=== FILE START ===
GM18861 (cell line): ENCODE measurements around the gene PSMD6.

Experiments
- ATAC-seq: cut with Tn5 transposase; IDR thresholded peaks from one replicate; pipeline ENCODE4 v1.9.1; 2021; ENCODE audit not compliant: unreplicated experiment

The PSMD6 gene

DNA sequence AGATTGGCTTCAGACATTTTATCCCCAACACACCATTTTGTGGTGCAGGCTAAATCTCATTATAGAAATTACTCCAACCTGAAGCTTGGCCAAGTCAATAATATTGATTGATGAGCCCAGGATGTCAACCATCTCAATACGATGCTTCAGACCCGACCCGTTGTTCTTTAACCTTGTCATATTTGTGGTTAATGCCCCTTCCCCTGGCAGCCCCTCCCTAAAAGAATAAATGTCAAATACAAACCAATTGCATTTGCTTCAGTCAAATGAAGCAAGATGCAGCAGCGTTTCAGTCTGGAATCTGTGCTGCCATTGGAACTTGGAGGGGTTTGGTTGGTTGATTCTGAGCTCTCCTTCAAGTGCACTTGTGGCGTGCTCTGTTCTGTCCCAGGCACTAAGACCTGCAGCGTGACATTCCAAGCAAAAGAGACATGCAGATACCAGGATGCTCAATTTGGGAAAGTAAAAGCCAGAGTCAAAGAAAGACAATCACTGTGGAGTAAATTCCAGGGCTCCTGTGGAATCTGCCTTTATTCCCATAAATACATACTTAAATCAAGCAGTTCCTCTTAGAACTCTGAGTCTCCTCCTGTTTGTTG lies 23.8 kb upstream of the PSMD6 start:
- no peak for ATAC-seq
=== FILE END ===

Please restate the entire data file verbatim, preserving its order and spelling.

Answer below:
GM18861 (cell line): ENCODE measurements around the gene PSMD6.

Experiments
- ATAC-seq: cut with Tn5 transposase; IDR thresholded peaks from one replicate; pipeline ENCODE4 v1.9.1; 2021; ENCODE audit not compliant: unreplicated experiment

The PSMD6 gene

DNA sequence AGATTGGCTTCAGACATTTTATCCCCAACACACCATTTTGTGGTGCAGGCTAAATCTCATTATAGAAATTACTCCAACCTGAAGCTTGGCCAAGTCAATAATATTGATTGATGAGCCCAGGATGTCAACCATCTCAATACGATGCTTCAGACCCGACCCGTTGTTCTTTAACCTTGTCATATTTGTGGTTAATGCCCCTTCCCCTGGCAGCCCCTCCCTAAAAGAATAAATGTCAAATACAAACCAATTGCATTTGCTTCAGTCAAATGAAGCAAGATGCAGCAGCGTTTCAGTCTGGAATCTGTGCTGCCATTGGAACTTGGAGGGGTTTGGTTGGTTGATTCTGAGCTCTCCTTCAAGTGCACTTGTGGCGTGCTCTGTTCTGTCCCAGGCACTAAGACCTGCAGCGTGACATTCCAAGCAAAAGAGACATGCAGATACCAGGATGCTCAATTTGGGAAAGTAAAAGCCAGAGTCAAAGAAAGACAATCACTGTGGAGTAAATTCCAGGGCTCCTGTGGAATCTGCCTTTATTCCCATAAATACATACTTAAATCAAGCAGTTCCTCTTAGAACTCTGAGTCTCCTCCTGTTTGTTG lies 23.8 kb upstream of the PSMD6 start:
- no peak for ATAC-seq